Talking about this book? Be sure to tag it using #TheCraftofPoetry #NetGalley
How does poetry work? What should readers notice and look out for? Poet Lucy Newlyn demystifies the principles of the form, effortlessly illustrating key approaches and terms—all through her own original verse. Each poem exemplifies an aspect of poetic craft—but read together they suggest how poetry can evoke a whole community and its way of life in myriad ways.
In a series of beautiful meditations, Newlyn guides the reader through key aspects of poetry, from sonnets and haiku to volta and synecdoche. Avoiding glosses and notes, her poems are allowed to speak for themselves, and show that there are no limits to what poetry can communicate. Newlyn’s timeless verse will appeal to lovers of poetry as well as to practitioners, teachers, and students of all ages.
You’d play here all day if you had your way—
near the stepping-stones, in the clearest
of rock-pools, where water slaps and slips;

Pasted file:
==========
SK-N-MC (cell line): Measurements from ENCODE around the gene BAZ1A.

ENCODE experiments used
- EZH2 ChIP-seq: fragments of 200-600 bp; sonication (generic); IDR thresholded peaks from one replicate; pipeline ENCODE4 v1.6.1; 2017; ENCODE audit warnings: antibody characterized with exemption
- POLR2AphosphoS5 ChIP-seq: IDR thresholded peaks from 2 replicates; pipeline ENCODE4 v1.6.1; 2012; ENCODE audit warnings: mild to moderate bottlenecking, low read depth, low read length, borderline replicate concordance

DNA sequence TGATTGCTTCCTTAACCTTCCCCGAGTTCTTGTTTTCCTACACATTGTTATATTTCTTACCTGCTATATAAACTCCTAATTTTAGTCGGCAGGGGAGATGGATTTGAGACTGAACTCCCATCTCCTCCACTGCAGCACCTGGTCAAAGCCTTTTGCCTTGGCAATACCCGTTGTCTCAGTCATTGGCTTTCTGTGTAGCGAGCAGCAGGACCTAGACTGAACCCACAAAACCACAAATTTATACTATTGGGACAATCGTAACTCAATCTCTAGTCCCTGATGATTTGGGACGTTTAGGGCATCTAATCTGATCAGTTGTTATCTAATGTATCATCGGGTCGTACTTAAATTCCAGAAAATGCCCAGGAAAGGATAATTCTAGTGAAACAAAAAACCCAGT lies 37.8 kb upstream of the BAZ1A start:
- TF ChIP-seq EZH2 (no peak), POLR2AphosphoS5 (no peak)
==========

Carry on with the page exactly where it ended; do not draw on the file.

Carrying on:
where minnows dart, and a baby trout flop-flips.
“Reading this book, you get to know poetry from the inside, without the alienating or distracting effect of abstract definition. Knowledge of how poetry works is here imbibed not as a course of instruction but as a sustained pleasure."—Bernard O'Donoghue, University of Oxford, Winner of the Whitbread Prize for Poetry
“Lucy Newlyn has written a masterpiece about poetic process. It is also a book of place and people, of language and sound, of form and intelligence, of story and history, and of tragedy and delight … A future classic.” —David Morley, University of Warwick, Winner of the Ted Hughes Award and author of The Cambridge Companion to Creative Writing
“Tremendously useful and enjoyable … Conveys a hefty bundle of knowledge and delight, a little bit at a time.” —Carmen Bugan, University of Michigan and Gotham Writers Workshop
“A wonderfully refreshing approach … Every one of these pieces shines with vigour.” —Rowan Williams
“An ingenious, gentle, lucid and brilliant book that both describes and performs … by turns poignant, funny and haunting.” —Nicholas Royle, University of Sussex, author of An Introduction to Literature, Criticism and Theory